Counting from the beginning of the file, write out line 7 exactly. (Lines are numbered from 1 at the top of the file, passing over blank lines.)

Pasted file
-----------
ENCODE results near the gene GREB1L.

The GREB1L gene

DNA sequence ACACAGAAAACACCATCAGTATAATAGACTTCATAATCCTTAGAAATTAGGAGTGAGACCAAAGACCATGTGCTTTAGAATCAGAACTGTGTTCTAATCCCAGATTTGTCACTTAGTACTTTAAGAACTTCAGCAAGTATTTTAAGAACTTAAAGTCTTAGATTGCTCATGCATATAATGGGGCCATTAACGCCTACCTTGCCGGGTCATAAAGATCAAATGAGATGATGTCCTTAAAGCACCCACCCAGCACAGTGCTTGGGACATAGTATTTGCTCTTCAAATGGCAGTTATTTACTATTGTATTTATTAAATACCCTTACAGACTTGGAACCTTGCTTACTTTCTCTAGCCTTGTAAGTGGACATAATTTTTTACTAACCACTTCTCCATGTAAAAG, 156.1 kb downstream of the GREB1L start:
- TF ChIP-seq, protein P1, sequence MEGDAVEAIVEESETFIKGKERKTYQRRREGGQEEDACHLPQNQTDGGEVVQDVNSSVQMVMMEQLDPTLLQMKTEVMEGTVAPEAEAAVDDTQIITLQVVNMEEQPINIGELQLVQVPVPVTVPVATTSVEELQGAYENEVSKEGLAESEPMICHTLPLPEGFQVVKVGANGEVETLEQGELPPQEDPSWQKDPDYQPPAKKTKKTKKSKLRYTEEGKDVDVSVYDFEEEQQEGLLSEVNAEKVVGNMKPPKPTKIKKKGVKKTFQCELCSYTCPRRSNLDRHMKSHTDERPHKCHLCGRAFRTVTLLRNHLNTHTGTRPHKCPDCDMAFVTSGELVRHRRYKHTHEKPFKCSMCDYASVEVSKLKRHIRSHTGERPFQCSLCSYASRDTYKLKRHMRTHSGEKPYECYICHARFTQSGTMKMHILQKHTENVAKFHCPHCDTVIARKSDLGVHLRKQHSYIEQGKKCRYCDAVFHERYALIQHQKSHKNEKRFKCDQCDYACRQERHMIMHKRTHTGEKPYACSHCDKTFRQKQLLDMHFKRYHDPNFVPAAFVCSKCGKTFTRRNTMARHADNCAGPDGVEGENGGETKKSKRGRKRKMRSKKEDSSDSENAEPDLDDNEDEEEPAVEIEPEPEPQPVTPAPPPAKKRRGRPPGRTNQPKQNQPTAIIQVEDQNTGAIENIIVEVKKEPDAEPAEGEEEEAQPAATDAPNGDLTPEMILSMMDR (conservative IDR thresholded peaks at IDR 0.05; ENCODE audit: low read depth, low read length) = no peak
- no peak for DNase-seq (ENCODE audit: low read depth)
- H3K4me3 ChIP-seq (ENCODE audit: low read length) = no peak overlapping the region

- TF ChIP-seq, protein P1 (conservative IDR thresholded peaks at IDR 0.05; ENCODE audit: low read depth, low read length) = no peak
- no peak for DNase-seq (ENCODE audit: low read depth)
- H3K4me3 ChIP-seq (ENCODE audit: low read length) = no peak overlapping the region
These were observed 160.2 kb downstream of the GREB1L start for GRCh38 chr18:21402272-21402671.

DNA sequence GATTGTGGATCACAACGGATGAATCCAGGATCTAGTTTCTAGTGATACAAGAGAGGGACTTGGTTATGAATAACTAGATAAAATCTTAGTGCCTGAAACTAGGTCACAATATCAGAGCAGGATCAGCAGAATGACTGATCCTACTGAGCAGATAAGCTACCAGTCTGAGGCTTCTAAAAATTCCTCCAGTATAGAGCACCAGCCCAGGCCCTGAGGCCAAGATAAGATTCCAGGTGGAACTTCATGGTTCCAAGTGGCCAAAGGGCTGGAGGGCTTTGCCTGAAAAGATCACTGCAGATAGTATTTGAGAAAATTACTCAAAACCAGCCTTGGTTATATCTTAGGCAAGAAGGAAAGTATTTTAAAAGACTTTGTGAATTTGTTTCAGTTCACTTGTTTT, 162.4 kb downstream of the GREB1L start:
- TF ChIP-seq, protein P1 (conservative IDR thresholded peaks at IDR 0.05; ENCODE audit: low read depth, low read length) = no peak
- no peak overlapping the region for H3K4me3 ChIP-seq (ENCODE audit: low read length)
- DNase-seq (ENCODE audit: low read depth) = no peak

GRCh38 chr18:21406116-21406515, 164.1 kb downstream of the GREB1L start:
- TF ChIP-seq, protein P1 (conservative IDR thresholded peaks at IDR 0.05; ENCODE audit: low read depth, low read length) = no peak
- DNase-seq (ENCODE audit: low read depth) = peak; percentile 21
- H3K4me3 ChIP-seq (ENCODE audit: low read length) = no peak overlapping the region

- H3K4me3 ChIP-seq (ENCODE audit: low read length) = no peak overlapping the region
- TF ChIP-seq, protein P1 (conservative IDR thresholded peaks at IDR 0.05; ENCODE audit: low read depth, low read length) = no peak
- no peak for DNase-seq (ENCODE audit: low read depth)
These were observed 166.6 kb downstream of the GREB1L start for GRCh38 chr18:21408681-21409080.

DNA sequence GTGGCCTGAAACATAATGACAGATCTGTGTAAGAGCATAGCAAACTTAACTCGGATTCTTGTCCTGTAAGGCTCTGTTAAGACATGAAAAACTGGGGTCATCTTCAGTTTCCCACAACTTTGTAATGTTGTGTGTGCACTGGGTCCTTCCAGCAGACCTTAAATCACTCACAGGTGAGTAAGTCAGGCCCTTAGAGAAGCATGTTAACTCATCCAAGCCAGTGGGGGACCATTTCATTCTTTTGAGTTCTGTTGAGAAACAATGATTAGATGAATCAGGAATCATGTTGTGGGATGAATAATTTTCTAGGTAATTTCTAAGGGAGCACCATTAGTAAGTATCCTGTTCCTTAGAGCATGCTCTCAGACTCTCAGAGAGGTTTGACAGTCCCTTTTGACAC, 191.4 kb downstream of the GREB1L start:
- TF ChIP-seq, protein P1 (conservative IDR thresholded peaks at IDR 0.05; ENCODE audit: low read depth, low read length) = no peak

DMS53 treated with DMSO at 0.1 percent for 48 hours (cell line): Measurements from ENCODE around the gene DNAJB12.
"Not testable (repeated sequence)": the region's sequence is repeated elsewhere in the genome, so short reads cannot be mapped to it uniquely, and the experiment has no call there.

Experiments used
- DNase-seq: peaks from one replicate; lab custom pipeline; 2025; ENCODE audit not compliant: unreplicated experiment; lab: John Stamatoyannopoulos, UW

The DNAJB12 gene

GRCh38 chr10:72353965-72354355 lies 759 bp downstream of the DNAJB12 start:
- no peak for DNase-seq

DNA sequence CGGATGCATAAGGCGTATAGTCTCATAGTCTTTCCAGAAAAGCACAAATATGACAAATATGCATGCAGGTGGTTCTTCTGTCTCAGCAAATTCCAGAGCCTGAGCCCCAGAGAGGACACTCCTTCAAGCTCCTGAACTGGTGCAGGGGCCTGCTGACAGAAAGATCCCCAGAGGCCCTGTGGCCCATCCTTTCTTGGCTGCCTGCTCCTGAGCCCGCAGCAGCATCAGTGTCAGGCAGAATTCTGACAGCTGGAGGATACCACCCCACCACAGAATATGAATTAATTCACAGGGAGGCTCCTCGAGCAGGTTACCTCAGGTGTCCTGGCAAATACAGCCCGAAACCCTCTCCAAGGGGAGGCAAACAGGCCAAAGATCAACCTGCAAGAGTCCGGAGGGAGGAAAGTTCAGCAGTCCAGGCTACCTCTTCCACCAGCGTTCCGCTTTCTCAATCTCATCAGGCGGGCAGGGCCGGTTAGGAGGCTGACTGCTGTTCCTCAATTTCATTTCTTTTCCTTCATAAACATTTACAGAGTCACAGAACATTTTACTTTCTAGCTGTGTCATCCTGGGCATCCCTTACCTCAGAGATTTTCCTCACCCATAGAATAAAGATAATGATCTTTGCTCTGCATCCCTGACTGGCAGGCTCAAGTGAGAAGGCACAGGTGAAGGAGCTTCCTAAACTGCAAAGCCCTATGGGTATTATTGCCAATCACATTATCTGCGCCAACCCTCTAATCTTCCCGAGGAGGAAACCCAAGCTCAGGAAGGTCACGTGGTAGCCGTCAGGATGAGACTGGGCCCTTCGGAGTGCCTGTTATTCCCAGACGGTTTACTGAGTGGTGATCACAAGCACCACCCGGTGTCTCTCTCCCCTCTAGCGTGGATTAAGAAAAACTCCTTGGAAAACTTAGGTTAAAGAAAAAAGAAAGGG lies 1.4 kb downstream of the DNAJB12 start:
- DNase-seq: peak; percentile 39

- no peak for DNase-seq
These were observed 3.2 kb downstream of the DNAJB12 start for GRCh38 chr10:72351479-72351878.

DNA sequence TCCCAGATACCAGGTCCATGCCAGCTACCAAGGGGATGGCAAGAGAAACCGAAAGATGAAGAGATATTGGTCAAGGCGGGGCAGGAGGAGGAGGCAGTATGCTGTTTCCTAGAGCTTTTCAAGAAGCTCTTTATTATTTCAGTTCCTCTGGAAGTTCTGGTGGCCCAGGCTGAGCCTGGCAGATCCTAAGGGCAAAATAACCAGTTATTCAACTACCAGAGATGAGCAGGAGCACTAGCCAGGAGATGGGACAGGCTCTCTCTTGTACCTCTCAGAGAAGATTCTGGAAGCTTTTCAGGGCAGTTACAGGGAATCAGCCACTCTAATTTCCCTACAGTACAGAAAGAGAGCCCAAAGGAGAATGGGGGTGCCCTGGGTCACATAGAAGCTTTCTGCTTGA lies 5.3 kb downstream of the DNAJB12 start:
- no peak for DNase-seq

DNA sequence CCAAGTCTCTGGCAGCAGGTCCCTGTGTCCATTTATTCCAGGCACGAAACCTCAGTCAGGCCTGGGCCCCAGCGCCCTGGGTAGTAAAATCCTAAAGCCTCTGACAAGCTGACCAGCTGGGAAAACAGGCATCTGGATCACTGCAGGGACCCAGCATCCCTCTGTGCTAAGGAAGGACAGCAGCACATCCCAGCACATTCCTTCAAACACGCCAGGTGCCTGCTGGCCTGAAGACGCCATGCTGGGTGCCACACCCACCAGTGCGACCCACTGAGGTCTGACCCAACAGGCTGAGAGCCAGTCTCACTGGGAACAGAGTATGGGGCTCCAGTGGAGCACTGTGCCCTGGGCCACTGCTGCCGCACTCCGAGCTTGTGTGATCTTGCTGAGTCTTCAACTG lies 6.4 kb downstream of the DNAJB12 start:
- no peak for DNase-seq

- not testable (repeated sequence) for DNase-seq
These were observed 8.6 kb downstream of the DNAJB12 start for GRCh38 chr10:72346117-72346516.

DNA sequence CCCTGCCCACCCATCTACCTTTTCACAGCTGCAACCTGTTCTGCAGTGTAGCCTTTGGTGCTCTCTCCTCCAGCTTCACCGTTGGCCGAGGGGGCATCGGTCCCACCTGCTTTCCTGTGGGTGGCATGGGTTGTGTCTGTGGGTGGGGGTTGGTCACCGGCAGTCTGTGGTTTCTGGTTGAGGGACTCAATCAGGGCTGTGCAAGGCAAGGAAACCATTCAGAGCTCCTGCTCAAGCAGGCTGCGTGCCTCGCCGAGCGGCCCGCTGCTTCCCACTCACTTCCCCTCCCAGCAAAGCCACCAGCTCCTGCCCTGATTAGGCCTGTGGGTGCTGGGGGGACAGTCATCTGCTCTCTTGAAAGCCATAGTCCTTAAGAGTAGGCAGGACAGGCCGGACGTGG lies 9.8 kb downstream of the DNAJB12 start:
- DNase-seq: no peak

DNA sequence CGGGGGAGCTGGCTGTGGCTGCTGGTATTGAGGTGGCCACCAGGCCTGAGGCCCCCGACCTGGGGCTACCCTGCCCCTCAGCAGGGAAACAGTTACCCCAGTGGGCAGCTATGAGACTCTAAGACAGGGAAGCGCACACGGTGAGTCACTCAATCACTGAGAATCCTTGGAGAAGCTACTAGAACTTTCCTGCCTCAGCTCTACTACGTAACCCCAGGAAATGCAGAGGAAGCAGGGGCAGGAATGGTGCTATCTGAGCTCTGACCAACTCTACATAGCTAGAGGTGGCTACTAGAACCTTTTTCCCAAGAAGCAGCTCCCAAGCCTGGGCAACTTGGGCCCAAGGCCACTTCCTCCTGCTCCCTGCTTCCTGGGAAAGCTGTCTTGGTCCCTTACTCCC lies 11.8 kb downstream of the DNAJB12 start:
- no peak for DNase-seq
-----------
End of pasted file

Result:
- TF ChIP-seq, protein P1 (conservative IDR thresholded peaks at IDR 0.05; ENCODE audit: low read depth, low read length) = no peak